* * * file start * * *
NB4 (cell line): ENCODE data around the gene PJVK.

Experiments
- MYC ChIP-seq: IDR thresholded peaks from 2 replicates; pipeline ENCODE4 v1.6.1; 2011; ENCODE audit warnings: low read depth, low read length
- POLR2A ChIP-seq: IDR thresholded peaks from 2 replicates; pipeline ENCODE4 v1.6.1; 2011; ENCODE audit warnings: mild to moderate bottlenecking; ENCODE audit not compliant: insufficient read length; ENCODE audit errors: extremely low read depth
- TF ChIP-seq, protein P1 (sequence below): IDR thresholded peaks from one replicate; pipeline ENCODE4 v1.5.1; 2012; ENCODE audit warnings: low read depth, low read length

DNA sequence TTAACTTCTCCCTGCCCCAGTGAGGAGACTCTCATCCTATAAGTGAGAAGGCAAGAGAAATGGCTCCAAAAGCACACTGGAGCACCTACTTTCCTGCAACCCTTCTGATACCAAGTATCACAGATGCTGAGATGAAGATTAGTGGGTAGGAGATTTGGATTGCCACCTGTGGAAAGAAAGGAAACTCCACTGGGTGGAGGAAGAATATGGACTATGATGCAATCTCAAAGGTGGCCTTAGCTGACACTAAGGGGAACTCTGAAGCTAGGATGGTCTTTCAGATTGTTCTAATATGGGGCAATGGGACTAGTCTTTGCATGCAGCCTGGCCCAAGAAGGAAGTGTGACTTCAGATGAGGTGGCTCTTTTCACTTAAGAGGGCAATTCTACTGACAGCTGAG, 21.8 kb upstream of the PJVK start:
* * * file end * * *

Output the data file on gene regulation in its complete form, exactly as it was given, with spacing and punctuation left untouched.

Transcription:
NB4 (cell line): ENCODE data around the gene PJVK.

Experiments
- MYC ChIP-seq: IDR thresholded peaks from 2 replicates; pipeline ENCODE4 v1.6.1; 2011; ENCODE audit warnings: low read depth, low read length
- POLR2A ChIP-seq: IDR thresholded peaks from 2 replicates; pipeline ENCODE4 v1.6.1; 2011; ENCODE audit warnings: mild to moderate bottlenecking; ENCODE audit not compliant: insufficient read length; ENCODE audit errors: extremely low read depth
- TF ChIP-seq, protein P1 (sequence below): IDR thresholded peaks from one replicate; pipeline ENCODE4 v1.5.1; 2012; ENCODE audit warnings: low read depth, low read length

DNA sequence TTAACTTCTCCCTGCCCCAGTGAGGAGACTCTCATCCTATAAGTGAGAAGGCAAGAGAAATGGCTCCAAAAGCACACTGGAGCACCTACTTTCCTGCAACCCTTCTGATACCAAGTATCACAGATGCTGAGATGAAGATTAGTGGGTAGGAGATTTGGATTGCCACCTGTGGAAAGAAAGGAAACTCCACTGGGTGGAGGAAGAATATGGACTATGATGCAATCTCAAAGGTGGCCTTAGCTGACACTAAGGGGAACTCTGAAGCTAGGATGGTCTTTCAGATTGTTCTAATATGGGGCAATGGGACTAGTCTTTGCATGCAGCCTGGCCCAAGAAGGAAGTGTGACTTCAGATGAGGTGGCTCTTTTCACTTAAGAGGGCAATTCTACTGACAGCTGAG, 21.8 kb upstream of the PJVK start: